But there is a degree of confusion in this show that sorta pisses me off. On one hand, there’s Uri Geller there, who claims to have “real” psychic abilities. In the introductions to the contestants, some of them told stories about sensing the death of a loved one, or whatever. The show seems to foster the belief that these people really do read minds.

On the other hand, Criss Angel is there. I think Criss Angel is awesome. If you watch carefully, you see that his approach is actually quite skeptical. On his show, he sometimes reveals how he did his tricks. He refers to his feats as “illusions” or “demonstrations”, and never claims to have any supernatural abilities. I think this was epitomized in one episode of Mindfreak, when he spent the entire episode putting on a seance and freaking people out by having them see and feel ghosts. At the very end of the show, he said something like “so do you believe in ghosts now? I don’t.” Nice. On Phenomenon, these people are illusionists; what they do is amazing, but not supernatural. They can make it look like they are reading minds, but they are not. It’s awe-inspiring in a similar manner to really good special effects in a movie. You almost believe it’s real, but you know it’s not.

Phenomenon can’t decide if it’s trying to amaze us by tricking us into thinking it’s real, or by showing us really good performances by people who we know are trying to trick us. Now, you know I’m not one to completely dismiss psychic phenomena. There’s something to them, and they’re worth researching scientifically. But nobody in their right mind is going to believe that flawless mindreading is going to happen on a reality show (nor any other silly game). I’d be more impressed if the show was up front about that.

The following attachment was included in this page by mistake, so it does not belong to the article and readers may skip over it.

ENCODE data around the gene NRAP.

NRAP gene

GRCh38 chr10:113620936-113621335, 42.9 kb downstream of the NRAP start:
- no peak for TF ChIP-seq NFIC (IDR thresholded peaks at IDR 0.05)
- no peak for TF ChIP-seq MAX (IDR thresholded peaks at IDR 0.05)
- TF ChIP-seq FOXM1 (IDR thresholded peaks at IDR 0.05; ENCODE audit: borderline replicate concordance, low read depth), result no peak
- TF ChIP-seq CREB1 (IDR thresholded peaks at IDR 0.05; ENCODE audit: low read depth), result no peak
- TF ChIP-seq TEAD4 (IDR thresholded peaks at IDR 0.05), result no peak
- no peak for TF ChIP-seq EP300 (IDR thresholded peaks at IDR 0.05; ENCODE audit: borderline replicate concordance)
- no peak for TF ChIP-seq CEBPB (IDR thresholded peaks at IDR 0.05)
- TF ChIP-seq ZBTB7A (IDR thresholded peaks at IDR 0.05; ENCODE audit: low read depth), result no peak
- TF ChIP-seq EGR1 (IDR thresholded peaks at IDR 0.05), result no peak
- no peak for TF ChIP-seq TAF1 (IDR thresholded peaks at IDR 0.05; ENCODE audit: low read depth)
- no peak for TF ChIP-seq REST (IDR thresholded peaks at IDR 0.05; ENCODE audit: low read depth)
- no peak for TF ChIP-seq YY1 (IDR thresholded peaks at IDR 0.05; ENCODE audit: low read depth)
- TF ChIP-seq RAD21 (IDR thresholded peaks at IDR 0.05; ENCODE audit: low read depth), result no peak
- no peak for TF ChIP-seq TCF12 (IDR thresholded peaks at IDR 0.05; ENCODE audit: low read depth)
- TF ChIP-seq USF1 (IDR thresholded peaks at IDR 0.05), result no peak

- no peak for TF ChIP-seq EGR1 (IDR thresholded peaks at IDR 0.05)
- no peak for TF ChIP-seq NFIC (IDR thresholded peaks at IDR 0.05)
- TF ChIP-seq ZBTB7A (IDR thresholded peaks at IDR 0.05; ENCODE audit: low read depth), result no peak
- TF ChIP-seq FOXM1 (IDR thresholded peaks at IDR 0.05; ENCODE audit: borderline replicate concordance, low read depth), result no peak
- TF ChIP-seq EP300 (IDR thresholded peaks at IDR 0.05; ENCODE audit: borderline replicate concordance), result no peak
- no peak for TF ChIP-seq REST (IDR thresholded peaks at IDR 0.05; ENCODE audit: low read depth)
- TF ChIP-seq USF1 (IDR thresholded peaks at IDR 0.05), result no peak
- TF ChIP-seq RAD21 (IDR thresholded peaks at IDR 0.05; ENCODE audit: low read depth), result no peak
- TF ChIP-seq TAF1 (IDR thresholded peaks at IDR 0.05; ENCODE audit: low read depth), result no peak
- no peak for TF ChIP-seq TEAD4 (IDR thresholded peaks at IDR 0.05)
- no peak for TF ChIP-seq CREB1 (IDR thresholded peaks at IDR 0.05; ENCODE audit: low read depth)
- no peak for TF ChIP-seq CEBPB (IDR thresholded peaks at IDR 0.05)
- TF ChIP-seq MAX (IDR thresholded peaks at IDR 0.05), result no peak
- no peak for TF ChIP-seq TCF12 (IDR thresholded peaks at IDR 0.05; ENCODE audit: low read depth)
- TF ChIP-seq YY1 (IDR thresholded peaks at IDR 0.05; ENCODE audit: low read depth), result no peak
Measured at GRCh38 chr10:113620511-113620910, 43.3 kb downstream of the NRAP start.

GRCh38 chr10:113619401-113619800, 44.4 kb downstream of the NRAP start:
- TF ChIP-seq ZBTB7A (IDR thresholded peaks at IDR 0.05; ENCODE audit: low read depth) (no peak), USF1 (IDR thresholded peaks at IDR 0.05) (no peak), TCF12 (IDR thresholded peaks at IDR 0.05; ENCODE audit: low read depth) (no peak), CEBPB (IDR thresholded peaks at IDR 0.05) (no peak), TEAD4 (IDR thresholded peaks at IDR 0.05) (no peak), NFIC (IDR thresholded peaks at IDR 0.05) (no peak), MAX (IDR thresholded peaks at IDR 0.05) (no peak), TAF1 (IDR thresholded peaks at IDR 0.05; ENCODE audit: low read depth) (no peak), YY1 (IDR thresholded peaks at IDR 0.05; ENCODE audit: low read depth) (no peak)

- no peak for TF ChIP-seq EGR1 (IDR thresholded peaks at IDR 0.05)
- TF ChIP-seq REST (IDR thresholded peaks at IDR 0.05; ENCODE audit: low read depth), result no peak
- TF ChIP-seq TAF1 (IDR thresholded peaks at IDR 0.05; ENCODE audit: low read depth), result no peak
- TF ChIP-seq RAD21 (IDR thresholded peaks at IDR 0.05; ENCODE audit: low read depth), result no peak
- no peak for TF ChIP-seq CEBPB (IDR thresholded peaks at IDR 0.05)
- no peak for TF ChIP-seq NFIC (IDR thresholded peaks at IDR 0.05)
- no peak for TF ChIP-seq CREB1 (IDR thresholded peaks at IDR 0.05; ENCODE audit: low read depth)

My guess is that Uri Geller prevents it. He wants people to believe that stage magic is a genuine demonstration of psychic abilities, so that his own stage magic thrives. The dude does some impressive stuff, but come on, he can’t really bend spoons with his mind. Again, with him, I’d be more impressed if he didn’t put on the whole “everything I do is because I’m actually psychic” act. He did a demonstration of his “abilities” live on the show, by having the audience choose a symbol (one of the five Zener card symbols) that he had sealed in an envelope. It just barely worked out – and hey Uri, any chance you always pick the star in demonstrations like this? How about randomly selecting the symbol next time?

Anyway, like I said, loved the show, but I do wish it wouldn’t perpetuate the myth that stage mentalism and “real” paranormal phenomena are the same, or even related. I have a long standing interest in both, but they are completely separate things.

Bonus fact: Uri Geller designed the logo for *N Sync. It must have taken all his psychic energy to conjure up a star to put in front of the band’s name. Oh hey! Maybe it’s related to the fact that most people out of any randomly selected group will choose a star over other symbols. Well played, Uri.

Capital Idea


I was reading a charming little article at New Scientist, called “How Does it Feel to Die?”, and came across the following passage:

Despite the public boasting of several prominent executioners in late 19th-century Britain, a 1992 analysis of the remains of 34 prisoners found that in only about half of cases was the cause of death wholly or partly due to spinal trauma. Just one-fifth showed the classic “hangman’s fracture” between the second and third cervical vertebrae. The others died in part from asphyxiation.